Poly Global has upped the size but reduced the height of a proposed commercial complex near Richmond’s Pelaco sign after quietly snapping up a neighbouring block.
The Shanghai listed international real estate company is now planning an L-shaped project six levels at its highest.
The design includes a laneway connecting 150-152 Bridge Road and 1-3 Allowah Terrace – a 2047 site for which it paid $15.5 million four years ago – to 195 Lennox Street, a 1482 sqm plot which cost $12m last year, off-market.
Its newest property was for generations since 1909 owner-occupied by tobacco merchants Tasman (Tas) Pickett Pty Ltd.
More recently, consultancy Tract controlled it.
The block Poly held since 2016 includes a historic shop and behind it, an 89-bay open air car park and rundown two level commercial building, now earmarked for demolition.
Poly’s proposal includes a food and beverage zone and an open-to-the-public wellness centre.
The office will contain 9956 sqm of A-grade quality area, rooftop garden and terrace.
A further 572 sqm fronting Lennox St has been designed for medical use (this land being two blocks from Epworth Hospital).
Some 500 sqm of ground floor retail – much of it flanked around the new laneway and Wustemenn Place, is also anticipated.
A two-storey basement with 114 car parks, 234 bike racks and end-of-trip facilities, is earmarked, too.
If approved, construction could start next year.
The builder has priced the works at $54.2m.
Pelaco sign won’t outshine Richmond’s building boom
Rothelowman’s commercial proposal would rise from the same block as the five-storey warehouse-converted-office at 21-31 Goodwood St, with its landmark c1939 rooftop Pelaco sign (pictured above, right).
Poly’s 195 Lennox St parcel also has an 80 year-old building on it, the former tobacco factory, which will be razed as part of the redevelopment.
However a c1866 mansion, hidden for decades from the street behind a garage, has been incorporated (story continues below).
Interestingly, the last site owner, Flagship Property Group, of which Plenary Group is a major shareholder, in 2018 applied to replace the block with two apartment buildings, the tallest rising 12 levels (later reduced to eight, which was approved).
Until recently, Poly had planned for a seven-floor office at 150-152 Bridge Rd and 1-3 Allowah St.
An apartment complex of that height has also just been completed in the vicinity (172-174 Lennox St).
Little Projects’ new Dux Apartments, also in the pocket, rises 14 storeys.
Elsewhere in Richmond, Brady Group has earmarked an 11-level hotel at 203-207 Bridge Rd while a six-floor residential building has also just been unveiled on the row, at the north east corner of Hoddle St.
At 484 Swan St, Riverlee and Bamfa Properties are seeking tenants for a 13-level commercial building which will replace an office co-owned between 2000-2009 by former premier Jeff Kennett.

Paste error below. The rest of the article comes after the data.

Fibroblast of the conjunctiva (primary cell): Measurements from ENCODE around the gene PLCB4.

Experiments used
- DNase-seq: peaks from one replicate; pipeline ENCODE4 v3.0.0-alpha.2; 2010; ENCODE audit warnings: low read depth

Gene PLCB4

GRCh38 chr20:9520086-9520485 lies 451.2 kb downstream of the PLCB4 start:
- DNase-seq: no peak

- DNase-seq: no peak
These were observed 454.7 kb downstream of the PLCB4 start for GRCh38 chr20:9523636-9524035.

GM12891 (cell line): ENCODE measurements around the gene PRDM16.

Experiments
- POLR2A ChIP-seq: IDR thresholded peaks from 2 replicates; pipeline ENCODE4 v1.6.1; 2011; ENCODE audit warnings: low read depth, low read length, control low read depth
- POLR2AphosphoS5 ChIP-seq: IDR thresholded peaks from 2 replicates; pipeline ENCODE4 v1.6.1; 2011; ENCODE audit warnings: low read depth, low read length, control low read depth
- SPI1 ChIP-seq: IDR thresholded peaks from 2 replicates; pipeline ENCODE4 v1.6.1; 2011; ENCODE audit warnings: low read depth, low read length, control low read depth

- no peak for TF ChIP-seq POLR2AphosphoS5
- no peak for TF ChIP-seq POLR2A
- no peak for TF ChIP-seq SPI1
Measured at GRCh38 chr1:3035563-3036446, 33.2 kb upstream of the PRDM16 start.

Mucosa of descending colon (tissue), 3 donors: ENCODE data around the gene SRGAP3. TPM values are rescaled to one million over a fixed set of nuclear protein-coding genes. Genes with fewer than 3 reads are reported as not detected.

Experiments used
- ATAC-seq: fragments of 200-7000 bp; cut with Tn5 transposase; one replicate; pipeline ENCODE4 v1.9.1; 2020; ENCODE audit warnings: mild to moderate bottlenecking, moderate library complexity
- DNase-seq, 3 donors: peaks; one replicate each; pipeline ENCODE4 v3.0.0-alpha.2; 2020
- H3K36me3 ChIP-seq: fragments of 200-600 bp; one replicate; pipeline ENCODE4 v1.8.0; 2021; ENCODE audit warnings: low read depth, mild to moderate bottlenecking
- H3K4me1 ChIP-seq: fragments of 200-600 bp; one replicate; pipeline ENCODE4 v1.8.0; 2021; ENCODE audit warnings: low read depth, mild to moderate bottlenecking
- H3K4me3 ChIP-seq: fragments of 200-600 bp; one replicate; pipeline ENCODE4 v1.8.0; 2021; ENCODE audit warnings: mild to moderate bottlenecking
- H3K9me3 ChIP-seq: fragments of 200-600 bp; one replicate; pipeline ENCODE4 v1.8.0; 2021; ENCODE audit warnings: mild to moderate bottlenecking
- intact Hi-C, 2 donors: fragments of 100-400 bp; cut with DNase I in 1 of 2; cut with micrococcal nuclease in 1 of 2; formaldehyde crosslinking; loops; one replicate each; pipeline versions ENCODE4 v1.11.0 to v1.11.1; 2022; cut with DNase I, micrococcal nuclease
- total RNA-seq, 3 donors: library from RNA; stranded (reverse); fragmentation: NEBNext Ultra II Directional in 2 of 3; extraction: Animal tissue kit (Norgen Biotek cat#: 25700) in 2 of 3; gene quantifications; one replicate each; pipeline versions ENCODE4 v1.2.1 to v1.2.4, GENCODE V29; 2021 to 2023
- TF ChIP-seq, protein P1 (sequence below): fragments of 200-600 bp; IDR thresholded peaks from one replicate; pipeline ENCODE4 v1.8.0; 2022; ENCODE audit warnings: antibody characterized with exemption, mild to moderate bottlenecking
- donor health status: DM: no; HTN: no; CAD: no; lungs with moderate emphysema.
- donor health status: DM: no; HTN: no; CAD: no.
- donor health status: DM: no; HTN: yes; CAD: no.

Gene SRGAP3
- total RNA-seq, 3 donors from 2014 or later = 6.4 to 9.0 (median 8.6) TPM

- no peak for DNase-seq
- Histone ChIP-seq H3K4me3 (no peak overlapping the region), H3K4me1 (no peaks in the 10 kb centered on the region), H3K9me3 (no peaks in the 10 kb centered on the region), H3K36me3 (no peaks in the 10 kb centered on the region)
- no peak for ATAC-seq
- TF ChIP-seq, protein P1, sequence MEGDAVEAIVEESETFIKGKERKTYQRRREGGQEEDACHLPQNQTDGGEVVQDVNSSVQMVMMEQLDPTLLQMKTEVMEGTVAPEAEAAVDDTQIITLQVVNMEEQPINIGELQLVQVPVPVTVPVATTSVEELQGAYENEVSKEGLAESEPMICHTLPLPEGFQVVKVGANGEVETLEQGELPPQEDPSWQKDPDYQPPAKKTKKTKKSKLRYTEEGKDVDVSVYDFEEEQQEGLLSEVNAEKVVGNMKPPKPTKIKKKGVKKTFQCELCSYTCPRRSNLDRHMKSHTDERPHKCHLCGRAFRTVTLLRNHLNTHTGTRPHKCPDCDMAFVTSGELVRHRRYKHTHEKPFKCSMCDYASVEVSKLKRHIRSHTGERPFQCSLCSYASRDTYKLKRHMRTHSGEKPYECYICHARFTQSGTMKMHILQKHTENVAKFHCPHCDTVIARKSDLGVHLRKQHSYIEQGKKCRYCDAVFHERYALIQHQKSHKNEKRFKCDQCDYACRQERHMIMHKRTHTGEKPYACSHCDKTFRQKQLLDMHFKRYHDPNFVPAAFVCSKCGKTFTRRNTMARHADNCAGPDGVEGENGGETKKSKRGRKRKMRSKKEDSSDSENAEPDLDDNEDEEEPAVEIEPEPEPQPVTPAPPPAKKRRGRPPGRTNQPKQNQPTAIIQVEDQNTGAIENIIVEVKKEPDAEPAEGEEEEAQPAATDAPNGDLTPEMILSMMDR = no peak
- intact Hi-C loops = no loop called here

A nine storey tower is mooted for a property next door to the Skipping Girl neon sign, also known as Little Audrey, which sits atop a three-floor office at 651 Victoria St, Abbotsford, about a kilometre north of the Pelaco sign.
Hotspot between hospital and Cremorne cried offices: Poly
When Poly acquired 150-152 Bridge Rd and 1-3 Allowah Tce, it was with the intention of building apartments.
Poly Global senior asset manager, Ronnie Moe, said the city’s “evolving” working culture, particularly its focus on the inner fringe – along with “Cremorne’s highly-occupied ‘Silicon Valley’” sparked the idea to propose something commercial last February.
“Now, particularly as the working culture continues to evolve post COVID-19, we anticipate the evolution to continue to expand within the inner fringe suburbs such as Richmond, where top talent live and now also want to work,” the executive said.
“We are confident in the Richmond commercial market following its continuum of record low vacancy rates.
“Located nearby Epworth Hospital, our 150-152 Bridge Rd and 195 Lennox St project has the opportunity to meet the local supply demand for both office and medical tenancy needs in the community”.
Ryan Cox, the company’s head of design, said amalgamating the sites “allowed us to introduce a new vehicle entry point on Lennox St, removing any previous possible traffic implications on Bridge Rd”.
It also provides an entry point from Lennox St to occupants arriving from Richmond train station, too.
Elsewhere in the suburb, Poly is by October expected to start replacing a former Harry the Hirer warehouse at 171 Buckingham St, with Lily Garden, a 158-dwelling residential village containing six buildings ranging in height up to seven storeys.
Last week it was reported the group is seeking to sell a half share interest in two proposed high-rise offices, at 1000 La Trobe St, in Melbourne’s Docklands, and the Poly Centre Sydney, at that city’s 210 George St.
Four months ago Poly spent $270m on a 26-level office again in the Sydney CBD, at 59 Goulburn Street.